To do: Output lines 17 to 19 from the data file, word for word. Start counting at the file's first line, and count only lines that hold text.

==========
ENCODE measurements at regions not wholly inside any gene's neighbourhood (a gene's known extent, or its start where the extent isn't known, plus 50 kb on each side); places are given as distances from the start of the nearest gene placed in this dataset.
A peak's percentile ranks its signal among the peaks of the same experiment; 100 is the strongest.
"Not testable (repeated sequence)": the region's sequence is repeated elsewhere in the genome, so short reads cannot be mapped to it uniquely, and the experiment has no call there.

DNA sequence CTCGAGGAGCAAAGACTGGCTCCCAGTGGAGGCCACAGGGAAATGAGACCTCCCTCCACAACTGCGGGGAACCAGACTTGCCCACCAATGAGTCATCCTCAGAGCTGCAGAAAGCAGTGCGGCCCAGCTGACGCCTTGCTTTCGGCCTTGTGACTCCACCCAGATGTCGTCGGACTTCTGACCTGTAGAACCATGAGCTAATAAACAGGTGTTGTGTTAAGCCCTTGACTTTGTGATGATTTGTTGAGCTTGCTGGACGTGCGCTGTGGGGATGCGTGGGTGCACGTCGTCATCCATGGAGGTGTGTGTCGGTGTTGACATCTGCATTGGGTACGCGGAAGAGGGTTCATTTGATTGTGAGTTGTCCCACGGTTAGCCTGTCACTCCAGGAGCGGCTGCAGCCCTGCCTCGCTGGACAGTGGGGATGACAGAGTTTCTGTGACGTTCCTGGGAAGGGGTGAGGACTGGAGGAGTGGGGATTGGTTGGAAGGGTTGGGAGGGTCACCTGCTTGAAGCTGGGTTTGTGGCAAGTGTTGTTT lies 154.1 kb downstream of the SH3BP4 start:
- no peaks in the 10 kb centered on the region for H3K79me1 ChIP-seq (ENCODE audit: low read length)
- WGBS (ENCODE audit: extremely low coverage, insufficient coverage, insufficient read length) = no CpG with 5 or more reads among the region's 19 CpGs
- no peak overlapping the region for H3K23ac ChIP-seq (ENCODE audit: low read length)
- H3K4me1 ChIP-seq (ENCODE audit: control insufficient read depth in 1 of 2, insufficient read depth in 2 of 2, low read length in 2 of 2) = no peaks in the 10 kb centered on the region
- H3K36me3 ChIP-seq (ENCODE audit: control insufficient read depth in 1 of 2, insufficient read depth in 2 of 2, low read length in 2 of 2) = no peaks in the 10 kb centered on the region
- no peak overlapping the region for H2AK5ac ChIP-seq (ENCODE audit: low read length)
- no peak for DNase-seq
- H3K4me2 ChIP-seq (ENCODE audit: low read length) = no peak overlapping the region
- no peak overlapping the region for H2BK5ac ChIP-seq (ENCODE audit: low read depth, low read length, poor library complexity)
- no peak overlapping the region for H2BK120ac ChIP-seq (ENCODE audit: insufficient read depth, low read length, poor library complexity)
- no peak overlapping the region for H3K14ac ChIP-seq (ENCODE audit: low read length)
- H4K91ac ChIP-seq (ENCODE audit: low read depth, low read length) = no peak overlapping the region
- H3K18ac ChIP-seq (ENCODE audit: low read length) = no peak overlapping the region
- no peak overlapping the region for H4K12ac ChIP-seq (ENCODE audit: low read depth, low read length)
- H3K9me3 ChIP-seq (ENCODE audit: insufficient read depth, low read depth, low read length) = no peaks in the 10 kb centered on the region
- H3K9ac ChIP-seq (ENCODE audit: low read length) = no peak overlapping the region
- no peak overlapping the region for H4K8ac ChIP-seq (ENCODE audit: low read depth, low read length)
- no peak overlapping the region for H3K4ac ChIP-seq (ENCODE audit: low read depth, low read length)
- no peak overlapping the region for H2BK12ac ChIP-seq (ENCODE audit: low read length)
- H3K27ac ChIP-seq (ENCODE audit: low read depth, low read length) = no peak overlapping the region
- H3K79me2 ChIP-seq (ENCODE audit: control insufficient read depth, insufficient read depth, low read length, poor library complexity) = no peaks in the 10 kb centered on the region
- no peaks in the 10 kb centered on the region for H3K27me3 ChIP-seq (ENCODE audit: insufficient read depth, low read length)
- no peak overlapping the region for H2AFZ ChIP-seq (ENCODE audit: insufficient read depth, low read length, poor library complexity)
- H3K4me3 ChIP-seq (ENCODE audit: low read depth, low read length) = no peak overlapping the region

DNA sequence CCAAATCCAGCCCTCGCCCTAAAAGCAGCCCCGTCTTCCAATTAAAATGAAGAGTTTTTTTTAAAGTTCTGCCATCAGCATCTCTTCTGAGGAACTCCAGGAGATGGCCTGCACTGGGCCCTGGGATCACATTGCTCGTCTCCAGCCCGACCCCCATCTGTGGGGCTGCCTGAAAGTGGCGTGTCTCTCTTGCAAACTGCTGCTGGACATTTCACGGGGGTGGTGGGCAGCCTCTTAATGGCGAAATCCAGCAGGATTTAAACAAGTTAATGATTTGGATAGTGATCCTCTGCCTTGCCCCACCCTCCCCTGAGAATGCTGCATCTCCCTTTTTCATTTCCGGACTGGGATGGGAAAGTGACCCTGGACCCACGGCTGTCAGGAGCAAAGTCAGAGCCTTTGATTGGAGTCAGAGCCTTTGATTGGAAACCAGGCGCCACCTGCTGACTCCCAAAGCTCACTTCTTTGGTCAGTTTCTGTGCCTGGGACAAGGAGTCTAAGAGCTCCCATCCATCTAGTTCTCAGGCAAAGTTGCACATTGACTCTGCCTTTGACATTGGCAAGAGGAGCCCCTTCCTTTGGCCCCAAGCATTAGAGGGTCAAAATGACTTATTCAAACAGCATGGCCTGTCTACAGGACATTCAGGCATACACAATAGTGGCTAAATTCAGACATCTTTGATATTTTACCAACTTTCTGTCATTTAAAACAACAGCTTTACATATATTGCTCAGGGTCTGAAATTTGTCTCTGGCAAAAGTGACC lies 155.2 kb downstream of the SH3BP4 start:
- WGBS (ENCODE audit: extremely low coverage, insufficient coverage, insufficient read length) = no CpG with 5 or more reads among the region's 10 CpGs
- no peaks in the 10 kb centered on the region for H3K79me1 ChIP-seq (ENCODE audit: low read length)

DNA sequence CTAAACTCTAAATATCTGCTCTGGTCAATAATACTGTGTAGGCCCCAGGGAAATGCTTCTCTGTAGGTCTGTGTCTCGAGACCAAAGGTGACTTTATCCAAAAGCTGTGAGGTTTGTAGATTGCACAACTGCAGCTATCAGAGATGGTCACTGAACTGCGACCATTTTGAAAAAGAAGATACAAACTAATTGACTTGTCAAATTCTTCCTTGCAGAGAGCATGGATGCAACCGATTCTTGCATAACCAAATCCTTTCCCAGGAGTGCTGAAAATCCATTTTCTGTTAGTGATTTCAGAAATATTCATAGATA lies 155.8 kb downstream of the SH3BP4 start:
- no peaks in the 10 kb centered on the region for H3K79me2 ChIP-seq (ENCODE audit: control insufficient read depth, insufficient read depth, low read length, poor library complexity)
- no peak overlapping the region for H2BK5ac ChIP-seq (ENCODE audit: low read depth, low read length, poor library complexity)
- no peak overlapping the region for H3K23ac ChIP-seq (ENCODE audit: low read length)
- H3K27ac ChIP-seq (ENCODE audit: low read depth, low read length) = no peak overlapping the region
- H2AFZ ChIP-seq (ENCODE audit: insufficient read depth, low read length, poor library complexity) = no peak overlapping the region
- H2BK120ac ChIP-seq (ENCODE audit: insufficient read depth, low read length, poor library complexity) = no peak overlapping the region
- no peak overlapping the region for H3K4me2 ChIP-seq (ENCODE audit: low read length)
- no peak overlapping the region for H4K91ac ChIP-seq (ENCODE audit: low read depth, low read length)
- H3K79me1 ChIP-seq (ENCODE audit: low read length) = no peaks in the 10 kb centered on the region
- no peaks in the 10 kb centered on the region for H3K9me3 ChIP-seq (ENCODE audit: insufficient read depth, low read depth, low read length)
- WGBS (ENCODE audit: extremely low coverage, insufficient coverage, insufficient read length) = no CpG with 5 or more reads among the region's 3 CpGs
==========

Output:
- H3K18ac ChIP-seq (ENCODE audit: low read length) = no peak overlapping the region
- no peak overlapping the region for H4K12ac ChIP-seq (ENCODE audit: low read depth, low read length)
- H3K9me3 ChIP-seq (ENCODE audit: insufficient read depth, low read depth, low read length) = no peaks in the 10 kb centered on the region